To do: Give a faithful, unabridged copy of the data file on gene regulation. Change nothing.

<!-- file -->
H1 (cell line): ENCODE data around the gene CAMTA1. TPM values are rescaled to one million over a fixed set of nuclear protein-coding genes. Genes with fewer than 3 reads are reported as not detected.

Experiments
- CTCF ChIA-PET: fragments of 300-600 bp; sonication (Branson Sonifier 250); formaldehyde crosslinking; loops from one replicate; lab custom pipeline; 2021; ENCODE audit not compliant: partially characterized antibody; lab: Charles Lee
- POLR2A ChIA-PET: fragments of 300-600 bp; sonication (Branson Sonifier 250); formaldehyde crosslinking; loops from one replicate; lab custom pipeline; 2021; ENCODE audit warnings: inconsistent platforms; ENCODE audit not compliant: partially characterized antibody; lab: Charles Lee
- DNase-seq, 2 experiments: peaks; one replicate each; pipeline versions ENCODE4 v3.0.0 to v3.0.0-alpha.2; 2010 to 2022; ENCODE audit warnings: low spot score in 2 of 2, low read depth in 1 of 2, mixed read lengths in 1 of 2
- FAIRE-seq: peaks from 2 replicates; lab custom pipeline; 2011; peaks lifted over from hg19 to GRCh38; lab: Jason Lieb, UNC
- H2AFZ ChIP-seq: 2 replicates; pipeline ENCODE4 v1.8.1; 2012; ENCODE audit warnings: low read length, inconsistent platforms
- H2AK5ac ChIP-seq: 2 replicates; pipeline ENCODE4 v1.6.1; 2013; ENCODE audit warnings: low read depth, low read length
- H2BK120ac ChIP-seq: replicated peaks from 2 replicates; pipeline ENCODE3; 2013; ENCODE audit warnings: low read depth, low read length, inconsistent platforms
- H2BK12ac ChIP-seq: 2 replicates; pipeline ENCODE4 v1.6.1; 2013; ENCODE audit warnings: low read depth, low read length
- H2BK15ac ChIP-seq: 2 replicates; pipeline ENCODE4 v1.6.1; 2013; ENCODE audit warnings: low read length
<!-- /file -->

H1 (cell line): ENCODE data around the gene CAMTA1. TPM values are rescaled to one million over a fixed set of nuclear protein-coding genes. Genes with fewer than 3 reads are reported as not detected.

Experiments
- CTCF ChIA-PET: fragments of 300-600 bp; sonication (Branson Sonifier 250); formaldehyde crosslinking; loops from one replicate; lab custom pipeline; 2021; ENCODE audit not compliant: partially characterized antibody; lab: Charles Lee
- POLR2A ChIA-PET: fragments of 300-600 bp; sonication (Branson Sonifier 250); formaldehyde crosslinking; loops from one replicate; lab custom pipeline; 2021; ENCODE audit warnings: inconsistent platforms; ENCODE audit not compliant: partially characterized antibody; lab: Charles Lee
- DNase-seq, 2 experiments: peaks; one replicate each; pipeline versions ENCODE4 v3.0.0 to v3.0.0-alpha.2; 2010 to 2022; ENCODE audit warnings: low spot score in 2 of 2, low read depth in 1 of 2, mixed read lengths in 1 of 2
- FAIRE-seq: peaks from 2 replicates; lab custom pipeline; 2011; peaks lifted over from hg19 to GRCh38; lab: Jason Lieb, UNC
- H2AFZ ChIP-seq: 2 replicates; pipeline ENCODE4 v1.8.1; 2012; ENCODE audit warnings: low read length, inconsistent platforms
- H2AK5ac ChIP-seq: 2 replicates; pipeline ENCODE4 v1.6.1; 2013; ENCODE audit warnings: low read depth, low read length
- H2BK120ac ChIP-seq: replicated peaks from 2 replicates; pipeline ENCODE3; 2013; ENCODE audit warnings: low read depth, low read length, inconsistent platforms
- H2BK12ac ChIP-seq: 2 replicates; pipeline ENCODE4 v1.6.1; 2013; ENCODE audit warnings: low read depth, low read length
- H2BK15ac ChIP-seq: 2 replicates; pipeline ENCODE4 v1.6.1; 2013; ENCODE audit warnings: low read length